The Credit Crunch has taken the Climate Crisis off the front pages. We pick up a sense of inevitability about it all, even in places like the New Scientist. For a while it looked like public opinion, awareness and sentiment might just contribute to a more organized lobby aiming to slash carbon emissions.
In the corporate world, Big Green Projects are getting axed in favour of Cost-Cutting programmes. On the one hand, I can understand why. Green and sustainability initiatives can, on the face if it, seem like luxurious nice-to-haves when stacked up against projects which will drive up revenues, save costs and minimise expenditure. However, a longer look at the business cases for those green projects often reveals that they also talk directly to the bottom line by ultimately reducing energy and wastage costs, albeit over a slightly longer timeframe. Companies facing in-year budget challenges, with landords demanding upfront rents etc, etc simply can't wait... or so they think.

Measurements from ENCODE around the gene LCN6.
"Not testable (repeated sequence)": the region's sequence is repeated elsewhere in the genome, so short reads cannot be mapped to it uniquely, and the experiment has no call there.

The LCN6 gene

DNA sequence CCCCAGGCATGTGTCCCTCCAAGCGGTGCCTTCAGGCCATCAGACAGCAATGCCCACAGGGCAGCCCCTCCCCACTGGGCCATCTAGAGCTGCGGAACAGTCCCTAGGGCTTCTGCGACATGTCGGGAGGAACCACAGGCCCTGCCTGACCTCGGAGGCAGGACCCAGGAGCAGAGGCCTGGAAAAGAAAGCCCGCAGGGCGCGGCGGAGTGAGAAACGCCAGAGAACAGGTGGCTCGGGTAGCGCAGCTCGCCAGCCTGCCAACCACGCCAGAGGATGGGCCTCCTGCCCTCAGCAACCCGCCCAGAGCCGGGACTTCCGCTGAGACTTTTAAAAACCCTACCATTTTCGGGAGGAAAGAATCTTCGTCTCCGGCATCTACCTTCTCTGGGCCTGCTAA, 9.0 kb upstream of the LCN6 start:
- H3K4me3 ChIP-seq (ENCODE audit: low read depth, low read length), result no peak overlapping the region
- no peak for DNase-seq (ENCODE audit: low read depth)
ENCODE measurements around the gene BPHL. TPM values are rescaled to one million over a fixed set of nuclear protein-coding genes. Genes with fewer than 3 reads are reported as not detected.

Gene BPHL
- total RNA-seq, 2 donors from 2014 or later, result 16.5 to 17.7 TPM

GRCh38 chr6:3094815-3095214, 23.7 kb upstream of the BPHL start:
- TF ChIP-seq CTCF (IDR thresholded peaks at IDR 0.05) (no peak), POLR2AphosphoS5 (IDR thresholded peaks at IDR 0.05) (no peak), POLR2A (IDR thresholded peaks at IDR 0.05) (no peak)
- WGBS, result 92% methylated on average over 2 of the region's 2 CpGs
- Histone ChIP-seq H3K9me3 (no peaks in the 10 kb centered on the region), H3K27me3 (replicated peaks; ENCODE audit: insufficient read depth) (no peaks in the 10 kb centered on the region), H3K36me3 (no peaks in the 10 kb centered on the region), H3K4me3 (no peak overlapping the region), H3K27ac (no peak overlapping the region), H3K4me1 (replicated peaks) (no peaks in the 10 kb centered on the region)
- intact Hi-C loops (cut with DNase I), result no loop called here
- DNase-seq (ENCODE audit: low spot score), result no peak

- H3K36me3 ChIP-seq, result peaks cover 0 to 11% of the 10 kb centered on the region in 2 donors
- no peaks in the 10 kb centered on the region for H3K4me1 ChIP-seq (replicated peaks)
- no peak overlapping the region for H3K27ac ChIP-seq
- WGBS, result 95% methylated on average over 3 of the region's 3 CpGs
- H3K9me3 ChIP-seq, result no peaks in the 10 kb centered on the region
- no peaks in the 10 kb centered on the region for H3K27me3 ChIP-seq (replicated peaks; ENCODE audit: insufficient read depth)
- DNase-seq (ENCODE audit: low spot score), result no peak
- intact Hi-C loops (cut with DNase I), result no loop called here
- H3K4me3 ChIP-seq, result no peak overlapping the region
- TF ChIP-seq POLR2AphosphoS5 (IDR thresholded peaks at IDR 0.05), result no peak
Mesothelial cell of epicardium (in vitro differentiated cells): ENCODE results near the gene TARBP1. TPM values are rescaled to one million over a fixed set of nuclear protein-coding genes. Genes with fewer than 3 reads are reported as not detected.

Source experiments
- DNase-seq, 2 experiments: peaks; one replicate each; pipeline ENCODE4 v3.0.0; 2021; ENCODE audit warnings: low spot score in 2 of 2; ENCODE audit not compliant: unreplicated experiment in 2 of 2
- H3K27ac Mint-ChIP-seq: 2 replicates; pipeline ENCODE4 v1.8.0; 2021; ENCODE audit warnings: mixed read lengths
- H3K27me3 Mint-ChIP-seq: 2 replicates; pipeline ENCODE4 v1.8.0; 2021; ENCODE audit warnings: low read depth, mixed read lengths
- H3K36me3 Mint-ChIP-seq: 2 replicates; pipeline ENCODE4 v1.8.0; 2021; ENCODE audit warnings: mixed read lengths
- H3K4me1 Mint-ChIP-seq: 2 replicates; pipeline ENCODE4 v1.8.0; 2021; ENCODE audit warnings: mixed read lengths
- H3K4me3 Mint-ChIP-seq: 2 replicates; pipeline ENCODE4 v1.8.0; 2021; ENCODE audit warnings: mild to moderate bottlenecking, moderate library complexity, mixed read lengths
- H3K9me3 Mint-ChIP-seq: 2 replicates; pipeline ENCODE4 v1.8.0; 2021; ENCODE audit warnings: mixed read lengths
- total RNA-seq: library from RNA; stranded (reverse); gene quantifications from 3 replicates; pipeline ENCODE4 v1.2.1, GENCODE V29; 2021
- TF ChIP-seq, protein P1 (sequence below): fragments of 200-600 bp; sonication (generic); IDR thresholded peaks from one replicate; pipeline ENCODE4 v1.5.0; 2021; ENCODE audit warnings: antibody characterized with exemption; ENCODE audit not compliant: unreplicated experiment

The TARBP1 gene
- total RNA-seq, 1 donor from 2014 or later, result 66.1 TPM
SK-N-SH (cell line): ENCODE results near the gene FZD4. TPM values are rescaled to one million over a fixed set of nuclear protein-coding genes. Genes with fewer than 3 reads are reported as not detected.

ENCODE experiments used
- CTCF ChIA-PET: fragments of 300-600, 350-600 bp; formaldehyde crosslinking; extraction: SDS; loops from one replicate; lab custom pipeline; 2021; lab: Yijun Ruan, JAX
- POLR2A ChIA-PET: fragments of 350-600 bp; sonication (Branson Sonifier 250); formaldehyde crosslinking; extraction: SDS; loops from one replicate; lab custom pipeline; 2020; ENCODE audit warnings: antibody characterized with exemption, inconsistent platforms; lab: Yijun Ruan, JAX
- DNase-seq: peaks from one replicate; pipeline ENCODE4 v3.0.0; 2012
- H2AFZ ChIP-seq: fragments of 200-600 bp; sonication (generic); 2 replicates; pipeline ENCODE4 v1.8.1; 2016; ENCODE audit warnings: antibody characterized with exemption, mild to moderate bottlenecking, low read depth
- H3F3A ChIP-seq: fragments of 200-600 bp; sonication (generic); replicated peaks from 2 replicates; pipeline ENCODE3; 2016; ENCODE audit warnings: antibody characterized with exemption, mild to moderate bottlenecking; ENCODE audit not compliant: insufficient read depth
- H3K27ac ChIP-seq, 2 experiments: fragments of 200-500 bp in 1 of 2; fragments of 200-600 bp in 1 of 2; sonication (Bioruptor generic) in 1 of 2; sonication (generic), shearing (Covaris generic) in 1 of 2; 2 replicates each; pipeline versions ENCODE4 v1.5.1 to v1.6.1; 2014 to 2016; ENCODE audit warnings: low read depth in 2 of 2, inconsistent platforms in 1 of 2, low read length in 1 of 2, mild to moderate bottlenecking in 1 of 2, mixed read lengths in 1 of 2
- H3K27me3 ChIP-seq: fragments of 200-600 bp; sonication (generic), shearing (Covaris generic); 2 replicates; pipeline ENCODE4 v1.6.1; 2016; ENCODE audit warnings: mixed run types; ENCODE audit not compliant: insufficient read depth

This psychology is echoed globally as quick fix remedies push longer term strategies off the agenda. Climate Control becomes someone else's problem, as we read more and more about the potential fixes available through geo-engineering, including capturing CO2 and sinking it below the oceans, seeding the same seas with iron filings, and spraying the clouds to reflect the sun's rays.
These geofix strategies have some merit but carry great risks. These are risks we may need to accept as we look increasingly unlikely to get our own house in order.
[An update with links later...]
Posted with LifeCast